- Walgreens expanding scope of retail pharmacy experience and services heading into fiscal 2014
- Jim Spencer promoted to president of Kinney Drugs stores
- Facing pharmacy trends for the remainder of the year
- Rite Aid posts third consecutive quarterly profit as company expands Wellness+
- Senate passes Drug Quality and Security Act
NEW YORK — Bills introduced in Oregon's state legislature would allow employers and other health plan sponsors to have greater knowledge about how pharmacy benefit managers determine the rates at which they pay pharmacies for dispensing generic drugs; establish new standards for pharmacy audits while requiring PBMs to register in the state and be licensed by the state board of pharmacy; and prevent health plans from requiring residents of the state to use mail-order pharmacies.
S.B. 363 would allow Oregonians to fill prescriptions at the pharmacy of their choice, similar to legislation recently enacted in New York and Pennsylvania. Meanwhile, H.B. 2123, in addition to requiring PBMs to register in the state, would include the same maximum allowable cost, or MAC disclosure, and updating requirements featured in S.B. 402.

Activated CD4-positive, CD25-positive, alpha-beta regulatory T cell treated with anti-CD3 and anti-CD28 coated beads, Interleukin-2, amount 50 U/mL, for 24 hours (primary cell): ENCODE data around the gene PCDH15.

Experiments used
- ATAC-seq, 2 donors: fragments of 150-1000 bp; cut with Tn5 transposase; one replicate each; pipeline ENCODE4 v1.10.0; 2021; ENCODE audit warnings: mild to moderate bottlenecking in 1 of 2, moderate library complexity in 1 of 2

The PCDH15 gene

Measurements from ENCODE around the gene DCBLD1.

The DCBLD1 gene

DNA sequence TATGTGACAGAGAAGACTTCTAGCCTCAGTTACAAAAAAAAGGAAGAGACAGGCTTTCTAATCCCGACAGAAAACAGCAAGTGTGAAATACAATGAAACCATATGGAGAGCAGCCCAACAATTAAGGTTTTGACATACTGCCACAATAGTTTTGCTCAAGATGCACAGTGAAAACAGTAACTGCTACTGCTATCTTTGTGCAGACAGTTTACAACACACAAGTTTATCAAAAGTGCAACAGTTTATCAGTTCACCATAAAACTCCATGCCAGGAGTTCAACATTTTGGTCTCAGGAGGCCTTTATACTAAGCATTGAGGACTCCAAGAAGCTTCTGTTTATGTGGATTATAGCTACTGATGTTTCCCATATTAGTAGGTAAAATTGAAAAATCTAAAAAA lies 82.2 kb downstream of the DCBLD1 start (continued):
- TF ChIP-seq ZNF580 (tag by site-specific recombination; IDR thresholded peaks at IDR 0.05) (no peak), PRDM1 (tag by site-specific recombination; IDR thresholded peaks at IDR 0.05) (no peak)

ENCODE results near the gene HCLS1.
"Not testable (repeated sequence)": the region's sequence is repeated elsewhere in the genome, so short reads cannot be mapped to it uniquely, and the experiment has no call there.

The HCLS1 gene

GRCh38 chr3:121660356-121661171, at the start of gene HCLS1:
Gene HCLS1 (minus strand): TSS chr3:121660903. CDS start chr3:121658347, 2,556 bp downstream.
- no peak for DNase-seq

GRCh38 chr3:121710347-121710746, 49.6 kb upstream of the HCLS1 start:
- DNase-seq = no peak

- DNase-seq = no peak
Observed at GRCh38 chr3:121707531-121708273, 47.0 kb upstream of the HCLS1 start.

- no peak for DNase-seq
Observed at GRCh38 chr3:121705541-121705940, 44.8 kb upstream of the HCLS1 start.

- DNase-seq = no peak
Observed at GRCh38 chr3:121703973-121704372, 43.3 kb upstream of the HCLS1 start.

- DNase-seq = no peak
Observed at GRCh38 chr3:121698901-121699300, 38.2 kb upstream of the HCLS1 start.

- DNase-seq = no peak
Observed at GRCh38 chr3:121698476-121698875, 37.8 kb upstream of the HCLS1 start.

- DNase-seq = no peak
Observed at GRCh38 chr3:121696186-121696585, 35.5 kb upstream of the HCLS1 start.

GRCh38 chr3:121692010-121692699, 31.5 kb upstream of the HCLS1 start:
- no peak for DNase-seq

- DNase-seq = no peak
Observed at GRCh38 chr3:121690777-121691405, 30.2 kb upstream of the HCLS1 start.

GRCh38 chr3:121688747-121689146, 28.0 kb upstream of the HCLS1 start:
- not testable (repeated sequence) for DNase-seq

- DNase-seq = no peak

"No homebuilder would agree to build a house with knowing what they would be paid, the cost of their construction materials or whether they would be held harmless when the cost of lumber or other goods increases," National Community Pharmacists Association second VP and Grants Pass, Ore., pharmacist and pharmacy owner Michele Belcher said. "Yet that's exactly the situation that community pharmacists are in today. This bill would simply let the pharmacist know how they will be reimbursed for drugs and allows employers to better understand what makes up their drug plan costs."
In one example, at a legislative hearing, a local pharmacist reported being reimbursed less than $1.80 for a prescription for which the previous reimbursement was $8.69. Similar bills are under consideration in the state legislatures of Kentucky, North Dakota and Oklahoma.